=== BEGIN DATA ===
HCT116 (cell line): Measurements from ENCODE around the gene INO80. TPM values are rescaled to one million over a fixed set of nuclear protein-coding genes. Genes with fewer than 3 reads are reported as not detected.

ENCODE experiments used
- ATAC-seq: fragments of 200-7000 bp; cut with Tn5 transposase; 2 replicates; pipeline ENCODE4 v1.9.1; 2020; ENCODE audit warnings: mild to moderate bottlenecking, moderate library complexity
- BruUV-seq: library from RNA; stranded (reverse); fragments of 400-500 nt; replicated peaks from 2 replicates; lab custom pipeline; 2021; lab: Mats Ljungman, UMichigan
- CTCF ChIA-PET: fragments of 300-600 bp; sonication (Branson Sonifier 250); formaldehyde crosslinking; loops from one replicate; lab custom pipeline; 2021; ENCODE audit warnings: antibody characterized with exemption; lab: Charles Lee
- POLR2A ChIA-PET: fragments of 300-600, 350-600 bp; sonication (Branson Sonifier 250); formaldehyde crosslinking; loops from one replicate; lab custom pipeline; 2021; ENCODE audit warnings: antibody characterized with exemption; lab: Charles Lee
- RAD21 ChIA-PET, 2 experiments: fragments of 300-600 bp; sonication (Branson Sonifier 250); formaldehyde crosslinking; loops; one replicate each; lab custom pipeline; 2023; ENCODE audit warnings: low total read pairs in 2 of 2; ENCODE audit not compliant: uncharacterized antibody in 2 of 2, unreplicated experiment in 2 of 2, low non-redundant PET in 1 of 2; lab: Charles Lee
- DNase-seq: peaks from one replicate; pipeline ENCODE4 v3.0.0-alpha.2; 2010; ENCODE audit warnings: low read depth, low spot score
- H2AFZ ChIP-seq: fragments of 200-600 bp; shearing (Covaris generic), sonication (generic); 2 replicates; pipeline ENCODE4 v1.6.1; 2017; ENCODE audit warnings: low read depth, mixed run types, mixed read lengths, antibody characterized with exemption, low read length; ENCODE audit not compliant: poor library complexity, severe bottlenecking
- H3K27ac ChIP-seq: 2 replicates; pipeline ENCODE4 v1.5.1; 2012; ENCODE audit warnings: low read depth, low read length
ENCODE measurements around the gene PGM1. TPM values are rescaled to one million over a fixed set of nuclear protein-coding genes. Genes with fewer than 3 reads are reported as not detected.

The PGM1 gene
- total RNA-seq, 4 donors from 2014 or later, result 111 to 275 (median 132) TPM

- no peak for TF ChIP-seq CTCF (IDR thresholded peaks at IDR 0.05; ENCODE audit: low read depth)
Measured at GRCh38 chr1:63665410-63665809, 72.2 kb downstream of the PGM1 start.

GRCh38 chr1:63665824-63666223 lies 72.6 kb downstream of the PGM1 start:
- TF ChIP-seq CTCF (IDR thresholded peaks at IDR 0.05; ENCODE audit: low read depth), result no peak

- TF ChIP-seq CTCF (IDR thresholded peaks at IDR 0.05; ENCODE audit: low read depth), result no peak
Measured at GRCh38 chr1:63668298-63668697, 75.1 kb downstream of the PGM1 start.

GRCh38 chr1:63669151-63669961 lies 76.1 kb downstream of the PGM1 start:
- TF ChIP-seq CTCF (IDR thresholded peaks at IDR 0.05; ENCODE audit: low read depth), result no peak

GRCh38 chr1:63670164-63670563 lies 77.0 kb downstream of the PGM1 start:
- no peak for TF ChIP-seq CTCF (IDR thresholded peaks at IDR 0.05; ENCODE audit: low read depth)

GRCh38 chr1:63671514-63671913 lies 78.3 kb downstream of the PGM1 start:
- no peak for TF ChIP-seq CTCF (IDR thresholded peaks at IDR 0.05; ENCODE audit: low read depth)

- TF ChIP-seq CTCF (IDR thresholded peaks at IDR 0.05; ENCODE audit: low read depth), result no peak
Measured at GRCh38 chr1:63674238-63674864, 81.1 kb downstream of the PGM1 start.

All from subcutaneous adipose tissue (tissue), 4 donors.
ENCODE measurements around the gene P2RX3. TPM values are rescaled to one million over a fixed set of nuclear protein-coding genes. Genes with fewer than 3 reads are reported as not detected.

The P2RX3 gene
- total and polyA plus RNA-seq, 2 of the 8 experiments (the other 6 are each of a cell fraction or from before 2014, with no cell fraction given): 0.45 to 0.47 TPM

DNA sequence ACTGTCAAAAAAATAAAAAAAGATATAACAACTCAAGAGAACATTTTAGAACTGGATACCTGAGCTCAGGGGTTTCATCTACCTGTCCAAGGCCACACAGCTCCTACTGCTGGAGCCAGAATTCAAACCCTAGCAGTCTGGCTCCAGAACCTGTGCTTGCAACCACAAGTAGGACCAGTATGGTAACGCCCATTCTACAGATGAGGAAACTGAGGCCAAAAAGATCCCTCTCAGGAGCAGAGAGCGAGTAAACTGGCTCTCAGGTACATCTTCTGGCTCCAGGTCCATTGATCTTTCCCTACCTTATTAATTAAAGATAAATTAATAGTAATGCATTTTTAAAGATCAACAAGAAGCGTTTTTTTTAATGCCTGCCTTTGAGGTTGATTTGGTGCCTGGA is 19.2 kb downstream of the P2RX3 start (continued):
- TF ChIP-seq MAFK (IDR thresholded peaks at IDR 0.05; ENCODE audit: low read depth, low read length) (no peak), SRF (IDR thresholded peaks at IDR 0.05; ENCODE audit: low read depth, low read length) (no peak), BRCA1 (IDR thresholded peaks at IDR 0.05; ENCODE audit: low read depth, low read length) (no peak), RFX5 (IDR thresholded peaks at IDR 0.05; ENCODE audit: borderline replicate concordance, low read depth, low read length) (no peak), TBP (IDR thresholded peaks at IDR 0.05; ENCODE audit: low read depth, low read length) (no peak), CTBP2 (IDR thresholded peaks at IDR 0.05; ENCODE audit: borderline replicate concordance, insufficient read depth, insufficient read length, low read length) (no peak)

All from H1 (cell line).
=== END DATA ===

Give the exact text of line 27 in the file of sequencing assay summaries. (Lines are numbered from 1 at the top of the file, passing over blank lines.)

Measured at GRCh38 chr1:63674238-63674864, 81.1 kb downstream of the PGM1 start.